Aug 23, 2014
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Trade the Farm

RSS By: Thomas Grisafi, AgWeb.com

We trade what you grow!

 

Back to Basis

Mar 07, 2014

Earlier this week I was on US Farm Report with Tyne Morgan and the whole show seemed to be about the surge in corn, beans and wheat prices.  Most of these commodities are marking record highs of the past 6 months.  These giant rallies have given the American farmer a great selling opportunity……or have they?

Let’s go back to basics, literally, the basis. 

In 1989 I went on a high school field trip to visit the Chicago Board of Trade.  The energy, passion and intensity grabbed me and I was a goner from then on.  In my 25 years in this industry I have never, not once, seen a grain truck making deliveries on LaSalle Street.  That is because price is discovered at CBOT/CME, but you sell your grain in your backyard.

And our basis is falling apart.  Think back to a couple of months ago when corn was around $4, your local basis was probably twenty cents under CBOT.  Now when we are close to $5 corn I bet your basis is running forty cents under CBOT.

Check your own local basis, you’ll probably find that they have softened anywhere from five to twenty five cents in the last week alone.

Tell me what you think, where’s your basis? Contact me at 855-737-FARM or anytime on Twitter @tradethefarm

 

 

 

 

 

 

 

 

There is a significant risk of loss in trading futures and options.  Futures trading is not appropriate for all investors.  Please read our full risk disclosure atwww.tradethefarm.com

 

A Caffeinated Rally

Feb 20, 2014

Over the last few days coffee and natural gas have rallied about 12%. For a little perspective, if this were to happen in corn or beans we would be limit up for a couple of days at least.

This rally is occurring because of political unrest in the Ukraine and Venezuela, and also because of adverse weather in South America.   The price of coffee has been very volatile this year, and has gone up 40% thanks to a severe South American drought.  Luckily for us, grains seem to have caught this wave.

With no change in fundamentals, all the smart people here at Trade the Farm predict a gradual ebb back to prior levels.  But for now we, and all of our great farmers are very grateful to be up here. These levels offer a great pricing opportunity.  As you have heard me say time and time again, our farmers aren’t paid to grow their grain, they’re paid to sell the grain they’ve grown.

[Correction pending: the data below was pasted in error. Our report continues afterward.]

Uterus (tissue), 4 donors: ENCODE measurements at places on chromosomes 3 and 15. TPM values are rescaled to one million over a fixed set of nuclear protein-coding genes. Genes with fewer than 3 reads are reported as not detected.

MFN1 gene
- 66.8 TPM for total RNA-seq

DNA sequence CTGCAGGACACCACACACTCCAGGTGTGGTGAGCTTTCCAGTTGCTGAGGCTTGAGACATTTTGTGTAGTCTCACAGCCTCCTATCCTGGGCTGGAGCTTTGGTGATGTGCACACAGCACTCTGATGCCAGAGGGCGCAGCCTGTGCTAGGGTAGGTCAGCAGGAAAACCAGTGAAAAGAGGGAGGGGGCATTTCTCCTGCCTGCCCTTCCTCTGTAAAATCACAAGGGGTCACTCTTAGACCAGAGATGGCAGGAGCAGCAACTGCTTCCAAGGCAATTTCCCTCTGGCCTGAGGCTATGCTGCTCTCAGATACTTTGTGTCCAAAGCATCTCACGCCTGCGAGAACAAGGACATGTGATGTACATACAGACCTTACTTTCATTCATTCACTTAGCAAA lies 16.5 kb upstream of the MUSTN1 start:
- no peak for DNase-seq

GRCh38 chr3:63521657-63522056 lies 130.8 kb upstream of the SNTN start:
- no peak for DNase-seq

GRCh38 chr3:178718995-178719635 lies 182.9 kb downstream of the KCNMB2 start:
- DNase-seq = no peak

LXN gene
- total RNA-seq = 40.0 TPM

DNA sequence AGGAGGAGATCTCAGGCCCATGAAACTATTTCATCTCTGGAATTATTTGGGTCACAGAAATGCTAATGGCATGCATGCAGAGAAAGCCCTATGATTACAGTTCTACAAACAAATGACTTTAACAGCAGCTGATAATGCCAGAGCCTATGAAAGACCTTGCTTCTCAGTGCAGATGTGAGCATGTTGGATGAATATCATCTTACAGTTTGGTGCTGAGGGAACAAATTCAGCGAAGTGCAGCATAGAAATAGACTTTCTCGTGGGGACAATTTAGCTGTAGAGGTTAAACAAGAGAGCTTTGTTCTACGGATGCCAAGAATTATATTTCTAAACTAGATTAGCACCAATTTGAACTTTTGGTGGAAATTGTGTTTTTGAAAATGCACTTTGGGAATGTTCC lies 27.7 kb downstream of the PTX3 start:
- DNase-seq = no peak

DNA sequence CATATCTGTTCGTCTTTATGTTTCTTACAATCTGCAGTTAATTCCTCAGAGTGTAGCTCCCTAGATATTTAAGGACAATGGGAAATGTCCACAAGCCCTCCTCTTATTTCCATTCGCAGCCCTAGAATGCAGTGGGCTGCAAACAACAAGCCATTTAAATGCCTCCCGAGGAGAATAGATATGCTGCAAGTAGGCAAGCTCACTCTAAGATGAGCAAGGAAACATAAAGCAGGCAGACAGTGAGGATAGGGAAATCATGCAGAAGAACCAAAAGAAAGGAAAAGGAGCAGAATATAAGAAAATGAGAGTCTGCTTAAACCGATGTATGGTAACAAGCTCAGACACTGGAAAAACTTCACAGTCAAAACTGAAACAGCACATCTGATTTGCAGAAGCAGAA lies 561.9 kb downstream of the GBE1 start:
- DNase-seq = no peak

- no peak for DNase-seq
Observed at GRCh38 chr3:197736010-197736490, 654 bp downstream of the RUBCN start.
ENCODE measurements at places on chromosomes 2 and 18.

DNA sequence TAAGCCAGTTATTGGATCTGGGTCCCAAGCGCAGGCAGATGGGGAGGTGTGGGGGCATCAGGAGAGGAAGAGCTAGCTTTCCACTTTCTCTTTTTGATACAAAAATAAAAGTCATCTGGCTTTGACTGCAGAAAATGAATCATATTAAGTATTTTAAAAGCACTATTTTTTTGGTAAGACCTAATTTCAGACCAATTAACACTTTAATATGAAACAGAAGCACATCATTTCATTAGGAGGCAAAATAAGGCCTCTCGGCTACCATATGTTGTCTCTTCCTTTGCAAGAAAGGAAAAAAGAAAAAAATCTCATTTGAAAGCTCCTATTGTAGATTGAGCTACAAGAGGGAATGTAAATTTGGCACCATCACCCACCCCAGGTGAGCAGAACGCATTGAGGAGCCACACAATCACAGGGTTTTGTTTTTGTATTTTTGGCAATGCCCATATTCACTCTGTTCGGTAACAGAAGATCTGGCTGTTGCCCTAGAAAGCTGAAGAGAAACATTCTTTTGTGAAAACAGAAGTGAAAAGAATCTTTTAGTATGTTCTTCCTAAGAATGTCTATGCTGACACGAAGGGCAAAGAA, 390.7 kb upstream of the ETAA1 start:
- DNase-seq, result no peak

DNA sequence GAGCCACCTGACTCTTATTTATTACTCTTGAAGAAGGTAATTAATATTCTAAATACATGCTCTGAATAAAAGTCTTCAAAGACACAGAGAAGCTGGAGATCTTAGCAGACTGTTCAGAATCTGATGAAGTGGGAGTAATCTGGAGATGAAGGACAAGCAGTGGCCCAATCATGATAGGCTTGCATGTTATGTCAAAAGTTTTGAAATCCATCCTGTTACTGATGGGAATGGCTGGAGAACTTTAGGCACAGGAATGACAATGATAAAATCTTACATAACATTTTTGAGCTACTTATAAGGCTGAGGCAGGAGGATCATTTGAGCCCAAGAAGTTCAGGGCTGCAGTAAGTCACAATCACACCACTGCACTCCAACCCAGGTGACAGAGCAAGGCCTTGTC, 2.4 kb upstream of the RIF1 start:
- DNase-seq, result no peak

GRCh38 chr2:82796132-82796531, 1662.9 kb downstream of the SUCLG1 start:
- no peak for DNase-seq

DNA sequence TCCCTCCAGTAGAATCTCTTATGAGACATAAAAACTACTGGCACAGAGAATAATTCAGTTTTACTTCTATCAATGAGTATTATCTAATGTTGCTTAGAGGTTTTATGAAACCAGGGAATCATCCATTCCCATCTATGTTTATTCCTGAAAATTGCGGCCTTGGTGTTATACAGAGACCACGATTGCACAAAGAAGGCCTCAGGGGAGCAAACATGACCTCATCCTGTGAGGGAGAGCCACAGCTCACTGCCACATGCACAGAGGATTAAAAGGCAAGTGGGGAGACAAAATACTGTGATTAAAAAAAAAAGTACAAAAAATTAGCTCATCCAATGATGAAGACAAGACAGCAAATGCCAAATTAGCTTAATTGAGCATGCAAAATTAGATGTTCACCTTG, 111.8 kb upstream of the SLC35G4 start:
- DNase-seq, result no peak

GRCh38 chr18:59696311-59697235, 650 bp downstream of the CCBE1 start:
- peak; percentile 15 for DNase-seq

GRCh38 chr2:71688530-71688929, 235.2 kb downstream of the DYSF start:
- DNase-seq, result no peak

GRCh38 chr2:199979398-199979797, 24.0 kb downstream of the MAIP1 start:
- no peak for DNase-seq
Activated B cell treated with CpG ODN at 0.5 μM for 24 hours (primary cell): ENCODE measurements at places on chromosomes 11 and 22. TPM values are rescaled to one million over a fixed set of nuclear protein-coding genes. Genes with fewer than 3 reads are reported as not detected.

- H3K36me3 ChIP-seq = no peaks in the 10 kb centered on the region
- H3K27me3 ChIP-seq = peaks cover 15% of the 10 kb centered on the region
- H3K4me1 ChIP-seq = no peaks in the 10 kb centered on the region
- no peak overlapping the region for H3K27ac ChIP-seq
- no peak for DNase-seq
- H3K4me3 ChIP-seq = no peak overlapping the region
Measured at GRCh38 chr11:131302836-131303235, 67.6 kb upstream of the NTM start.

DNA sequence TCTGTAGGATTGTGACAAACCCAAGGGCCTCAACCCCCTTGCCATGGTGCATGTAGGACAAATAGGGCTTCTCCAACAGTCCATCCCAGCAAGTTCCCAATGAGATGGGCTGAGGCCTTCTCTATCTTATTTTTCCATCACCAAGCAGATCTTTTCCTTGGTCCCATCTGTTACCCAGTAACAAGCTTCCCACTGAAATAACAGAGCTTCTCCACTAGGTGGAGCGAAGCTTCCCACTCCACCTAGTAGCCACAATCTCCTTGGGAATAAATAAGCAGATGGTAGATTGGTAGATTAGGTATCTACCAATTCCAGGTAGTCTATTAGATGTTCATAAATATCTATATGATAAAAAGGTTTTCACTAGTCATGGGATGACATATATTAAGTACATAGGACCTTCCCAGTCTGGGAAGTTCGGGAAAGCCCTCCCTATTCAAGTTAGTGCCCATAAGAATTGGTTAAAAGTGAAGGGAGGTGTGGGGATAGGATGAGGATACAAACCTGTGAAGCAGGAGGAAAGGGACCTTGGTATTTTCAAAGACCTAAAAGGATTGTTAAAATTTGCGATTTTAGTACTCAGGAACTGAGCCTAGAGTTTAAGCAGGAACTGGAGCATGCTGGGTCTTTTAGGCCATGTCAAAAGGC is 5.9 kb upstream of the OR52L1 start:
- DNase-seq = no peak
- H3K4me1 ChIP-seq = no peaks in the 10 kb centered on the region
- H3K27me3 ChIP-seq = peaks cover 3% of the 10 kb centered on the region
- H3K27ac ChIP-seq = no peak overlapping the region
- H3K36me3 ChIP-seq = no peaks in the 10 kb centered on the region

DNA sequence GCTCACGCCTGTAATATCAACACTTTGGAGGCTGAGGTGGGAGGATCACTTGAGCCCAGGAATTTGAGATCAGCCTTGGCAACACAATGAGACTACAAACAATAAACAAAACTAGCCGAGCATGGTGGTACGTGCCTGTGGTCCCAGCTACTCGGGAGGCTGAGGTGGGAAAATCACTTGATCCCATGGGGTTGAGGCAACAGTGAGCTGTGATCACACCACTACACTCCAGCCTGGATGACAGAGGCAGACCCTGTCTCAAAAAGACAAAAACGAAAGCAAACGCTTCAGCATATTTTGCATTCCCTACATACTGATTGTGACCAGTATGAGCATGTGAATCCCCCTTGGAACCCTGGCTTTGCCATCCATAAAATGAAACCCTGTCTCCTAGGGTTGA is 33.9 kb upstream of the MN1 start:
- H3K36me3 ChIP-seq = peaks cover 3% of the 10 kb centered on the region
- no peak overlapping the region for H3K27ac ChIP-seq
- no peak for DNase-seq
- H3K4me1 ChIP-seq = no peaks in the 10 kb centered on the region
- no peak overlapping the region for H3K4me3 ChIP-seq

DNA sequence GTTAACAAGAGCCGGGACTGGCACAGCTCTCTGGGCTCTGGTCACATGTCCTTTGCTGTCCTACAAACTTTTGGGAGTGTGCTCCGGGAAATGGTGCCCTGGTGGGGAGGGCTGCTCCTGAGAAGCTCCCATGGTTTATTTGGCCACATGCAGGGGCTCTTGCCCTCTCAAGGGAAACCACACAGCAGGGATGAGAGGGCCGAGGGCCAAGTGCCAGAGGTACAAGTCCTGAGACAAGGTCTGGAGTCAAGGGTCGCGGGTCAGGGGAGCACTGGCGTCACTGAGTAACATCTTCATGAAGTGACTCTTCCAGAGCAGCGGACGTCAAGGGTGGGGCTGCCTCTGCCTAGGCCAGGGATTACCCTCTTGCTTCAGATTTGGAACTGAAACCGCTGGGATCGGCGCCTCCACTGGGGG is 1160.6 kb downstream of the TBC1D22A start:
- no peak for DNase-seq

There is a significant risk of loss in trading futures and options.  Futures trading is not appropriate for all investors.  Please read our full risk disclosure at www.tradethefarm.com

 

 

We Hear You

Feb 12, 2014

I’ve spent much of the last month traveling around Iowa and Illinois meeting with producers and educating them on margins and markets in this challenging agricultural climate.

I’ve come away from all of this hearing many recurring themes:  I should have sold more of my corn last year, I wish I knew more about options, and the always perennial, I should have listened to my wife.

Trade the Farm isn’t here to tell you what you should’ve done, we’re here to help you figure out what you can do now.  We understand your frustration and your anxiety, and we’re here to help show you what you can do about it.

The only way to make the most money farming is to truly understand your cost production and your margins.  We specialize in that and we have some amazing "decision making tools" that are an easy and quick way to help you maximize, understand and analyze your profits.

We’re here to help you be a better marketer of what you are growing. 

I like to challenge my farmers to spend as much time at their desk as they do in their fields.  The most elite farmers in this country barely spend any time in the field anymore; they are at their desk, which is where the money is made.